On Day One God created the Night and Day. On Day Two the Sky and Sea. On Day Three the Land and Vegetation. On Day Four the Stars, Sun and Moon. On Day Five the Sea creatures including fish and Birds. On Day Six the Animals and Mankind. Finally, on the Seventh Day God rested.
Although there might be an allegory between the cards and the Biblical story of creation, I find this allegory at least stretched.
For instance, card seven should represent day five, so should be the card number six if we consider the first card “Chaos” to be the equivalent of “zero”, the Kabbalistic Ein/Ayn Sof, respectively the primordial chaos preceding the act of creation.
Card six may represent the first day of creation, but then it should have been numbered two.
The numbering of the cards does not match the story of creation, however, the allegory may still be considered relevant.
The symbolism of the images shown on the cards also differs from the Biblical story.
On card number eight, signifying “Rest,” is Eve in the Garden of Eden with the Snake and the – forbidden – fruit of knowledge of good and evil in her hand. I really can not see the connection between God resting on Day Seven and the so-called “Original Sin.”
According to Etteilla himself, cards number nine, ten, eleven and twelve, Justice, Temperance, Strength and Prudence, are related to the so-called Theological virtues. The Theological virtues are virtues associated in Christian theology and philosophy with salvation resulting from the grace of God. Traditionally they have been named Faith, Hope, and Charity, which sometimes is also called Love. So, we have four cards to match only three virtues.
Justice may be considered a good match for Faith. Faith is about the revelation of the supernatural truths, not based on evidence but the sole ground of the infallible authority of God.
Temperance may be considered an adequate choice representing Hope. Hope represents our desire to attain everlasting life.
Strength would be my choice for Charity as it represents the “love of God”.
The cardinal virtues cannot be achieved by human effort, but God infuses them into a person.
In a much larger context, there are seven Christian virtues or heavenly virtues, and oppose to them there are also seven deadly sins.
The first card is chaos, the following four cards are the Four Elements, and the next seven cards may represent the seven heavenly virtues.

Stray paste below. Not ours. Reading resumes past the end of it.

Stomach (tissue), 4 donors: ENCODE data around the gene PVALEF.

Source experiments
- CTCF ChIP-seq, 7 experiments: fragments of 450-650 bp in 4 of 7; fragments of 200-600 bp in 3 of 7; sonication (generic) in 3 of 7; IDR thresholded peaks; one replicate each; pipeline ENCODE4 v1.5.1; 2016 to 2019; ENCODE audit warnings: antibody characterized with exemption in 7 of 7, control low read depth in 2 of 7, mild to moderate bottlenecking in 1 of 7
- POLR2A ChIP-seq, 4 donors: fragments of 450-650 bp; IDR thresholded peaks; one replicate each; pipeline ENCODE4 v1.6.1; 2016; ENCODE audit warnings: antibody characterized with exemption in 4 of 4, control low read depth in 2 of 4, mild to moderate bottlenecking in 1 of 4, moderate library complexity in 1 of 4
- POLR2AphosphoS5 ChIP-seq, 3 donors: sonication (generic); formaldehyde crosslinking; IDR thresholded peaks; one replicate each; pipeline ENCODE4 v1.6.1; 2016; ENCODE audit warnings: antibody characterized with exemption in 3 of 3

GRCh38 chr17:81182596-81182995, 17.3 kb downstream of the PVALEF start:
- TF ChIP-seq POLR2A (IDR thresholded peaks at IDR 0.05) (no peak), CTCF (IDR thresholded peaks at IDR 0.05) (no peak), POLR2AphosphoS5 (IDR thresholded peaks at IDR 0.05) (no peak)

01. Chaos – Ayn Sof
02. Light – Fire
03. Plants and Birds – Water
04. Heavens – Air
05. Person – Earth
06. Stars – Kindness
07. Birds and Fish – Diligence
08. Rest – Chastity
09. Justice – Faith (Humility)
10. Temperance – Hope (Temperance)
11. Strength – Charity
12. Prudence – Patience
According to Etteila, at number thirteen man became week.
We can only speculate that seven of the following seven cards are related to the seven deadly sins.
13. Marriage – Lust
14. Force Majeure – Pride
15. Magician – Greed
16. Judgement – Sloth
17. Death – Gluttony
18. Hermit – Envy
19. Temple – Wrath
Three cards left: card 20, 21 and 78.
In the spirit of symmetry, I think these three cards represent the Three Qualities.
The Wheel might signify the Mutable Quality; Carriage the Cardinal Quality; and The Fool the Fixed Quality. Although this is only a hypothesis, it makes sense. I always suspected that Etteilla used a double standard. One, the exoteric approach represented by the fortune telling meaning of the card, and the other, the hidden, esoteric interpretation which was never within reach of the large audience.
I never meant to be disrespectful regarding the traditions, but I always said that it is important to understand how things work, rather than memorise “facts” without really understanding their meaning and substance. However, questioning the tradition is the best way to understand it and, eventually, find its faults.
20. Wheel – Mutable Quality
21. Carriage – Cardinal Quality
78. Folly – Fixed Quality
Speaking of tradition, in the conventional interpretation, card 20 is called the Wheel, respectively Fortune. The card signifies both good and bad fortune, opportunities and missed opportunities.
Card 21, called Carriage or “The African Despot” is associated with Alexander the Great. Card 78 is The Fool or Folly. This card, in Etteilla’s view, represents madness: the half wise, half-mad man. Very interestingly he said that to understand its true nature, someone has to study the Fourth Book, respectively “the life of the Mortal”. It seems Etteilla understood that the so-called Numerals represent the day to day life on Earth, while the Major cards represent the heavens, respectively the “divine”, superior forces. This fundamental distinction is still not understood by many card readers.
The Book of Thoth aka. The Grand Etteilla, it is a very interesting Tarot deck, and most probably it still holds many secrets.